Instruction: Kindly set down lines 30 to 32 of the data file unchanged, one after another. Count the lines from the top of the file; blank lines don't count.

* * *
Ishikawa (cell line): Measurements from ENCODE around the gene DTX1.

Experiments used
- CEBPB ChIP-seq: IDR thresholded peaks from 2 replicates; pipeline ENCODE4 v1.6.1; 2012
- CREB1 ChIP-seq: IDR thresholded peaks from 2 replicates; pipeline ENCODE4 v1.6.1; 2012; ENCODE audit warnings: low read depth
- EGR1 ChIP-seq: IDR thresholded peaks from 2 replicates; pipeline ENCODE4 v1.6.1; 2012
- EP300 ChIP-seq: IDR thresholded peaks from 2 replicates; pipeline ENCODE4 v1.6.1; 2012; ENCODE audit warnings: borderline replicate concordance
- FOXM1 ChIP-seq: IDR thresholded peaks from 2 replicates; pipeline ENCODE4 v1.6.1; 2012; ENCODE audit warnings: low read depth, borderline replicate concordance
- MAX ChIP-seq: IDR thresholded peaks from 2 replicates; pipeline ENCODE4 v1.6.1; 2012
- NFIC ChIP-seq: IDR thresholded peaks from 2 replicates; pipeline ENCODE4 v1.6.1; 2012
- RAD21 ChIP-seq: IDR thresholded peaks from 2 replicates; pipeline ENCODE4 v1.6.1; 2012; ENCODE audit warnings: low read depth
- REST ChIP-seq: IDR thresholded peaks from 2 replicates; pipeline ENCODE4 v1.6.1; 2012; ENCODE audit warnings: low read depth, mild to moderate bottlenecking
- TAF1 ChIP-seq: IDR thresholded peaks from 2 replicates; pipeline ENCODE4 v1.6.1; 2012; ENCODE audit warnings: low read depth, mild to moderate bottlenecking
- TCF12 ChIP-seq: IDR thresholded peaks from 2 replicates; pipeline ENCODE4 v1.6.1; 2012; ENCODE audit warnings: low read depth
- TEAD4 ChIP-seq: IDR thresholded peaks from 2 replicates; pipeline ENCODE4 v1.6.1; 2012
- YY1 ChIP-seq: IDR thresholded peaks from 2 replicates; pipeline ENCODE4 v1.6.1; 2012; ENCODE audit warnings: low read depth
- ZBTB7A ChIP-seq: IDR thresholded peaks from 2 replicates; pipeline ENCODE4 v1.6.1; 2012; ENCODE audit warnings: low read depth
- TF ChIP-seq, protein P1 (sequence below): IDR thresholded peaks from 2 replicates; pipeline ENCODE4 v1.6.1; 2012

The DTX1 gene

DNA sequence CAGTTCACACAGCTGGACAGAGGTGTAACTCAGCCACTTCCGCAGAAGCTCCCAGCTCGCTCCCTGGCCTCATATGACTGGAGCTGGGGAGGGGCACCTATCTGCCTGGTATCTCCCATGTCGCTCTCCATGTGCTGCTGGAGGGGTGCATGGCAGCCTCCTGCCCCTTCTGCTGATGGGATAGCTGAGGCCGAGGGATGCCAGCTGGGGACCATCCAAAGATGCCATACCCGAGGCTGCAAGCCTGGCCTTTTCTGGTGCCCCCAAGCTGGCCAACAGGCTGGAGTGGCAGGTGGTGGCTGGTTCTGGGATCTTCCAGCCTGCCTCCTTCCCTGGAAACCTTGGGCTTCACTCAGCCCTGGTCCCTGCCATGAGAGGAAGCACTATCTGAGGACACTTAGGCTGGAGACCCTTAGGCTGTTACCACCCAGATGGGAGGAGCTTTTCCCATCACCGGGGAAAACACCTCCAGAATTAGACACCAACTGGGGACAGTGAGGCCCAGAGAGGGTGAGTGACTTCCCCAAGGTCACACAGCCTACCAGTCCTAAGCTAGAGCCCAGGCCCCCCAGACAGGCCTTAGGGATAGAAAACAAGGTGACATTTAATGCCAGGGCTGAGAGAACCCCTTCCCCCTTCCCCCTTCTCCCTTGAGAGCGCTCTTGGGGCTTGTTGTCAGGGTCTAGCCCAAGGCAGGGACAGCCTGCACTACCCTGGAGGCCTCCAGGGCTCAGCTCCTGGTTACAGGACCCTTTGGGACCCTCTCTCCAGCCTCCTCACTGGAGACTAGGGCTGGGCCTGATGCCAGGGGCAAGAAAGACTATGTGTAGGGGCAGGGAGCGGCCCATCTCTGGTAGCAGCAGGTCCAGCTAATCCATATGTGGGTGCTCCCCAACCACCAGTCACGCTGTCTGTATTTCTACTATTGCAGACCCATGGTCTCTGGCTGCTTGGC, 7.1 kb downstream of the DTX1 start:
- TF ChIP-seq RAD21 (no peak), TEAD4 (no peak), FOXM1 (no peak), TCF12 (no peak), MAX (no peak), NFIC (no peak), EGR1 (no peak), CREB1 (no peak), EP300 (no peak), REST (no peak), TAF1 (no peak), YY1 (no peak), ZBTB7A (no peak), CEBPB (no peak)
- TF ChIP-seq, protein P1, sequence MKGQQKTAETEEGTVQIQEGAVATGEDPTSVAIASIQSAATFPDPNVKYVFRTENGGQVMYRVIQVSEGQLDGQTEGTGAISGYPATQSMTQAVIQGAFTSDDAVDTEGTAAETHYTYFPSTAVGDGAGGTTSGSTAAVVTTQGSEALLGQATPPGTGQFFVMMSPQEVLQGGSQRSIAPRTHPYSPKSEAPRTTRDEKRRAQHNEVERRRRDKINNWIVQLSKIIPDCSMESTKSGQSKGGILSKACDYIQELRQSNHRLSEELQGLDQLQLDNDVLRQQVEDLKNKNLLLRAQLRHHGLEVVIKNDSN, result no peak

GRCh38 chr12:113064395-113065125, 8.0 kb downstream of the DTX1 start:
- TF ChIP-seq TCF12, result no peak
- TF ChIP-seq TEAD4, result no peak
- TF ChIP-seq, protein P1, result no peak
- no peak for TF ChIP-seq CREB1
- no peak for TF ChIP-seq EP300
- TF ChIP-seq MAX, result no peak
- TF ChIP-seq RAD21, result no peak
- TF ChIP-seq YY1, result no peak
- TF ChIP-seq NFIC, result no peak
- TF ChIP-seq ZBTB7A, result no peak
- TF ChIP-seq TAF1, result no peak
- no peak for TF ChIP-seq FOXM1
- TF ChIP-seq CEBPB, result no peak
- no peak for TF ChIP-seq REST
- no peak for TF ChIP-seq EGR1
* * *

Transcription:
- TF ChIP-seq YY1, result no peak
- TF ChIP-seq NFIC, result no peak
- TF ChIP-seq ZBTB7A, result no peak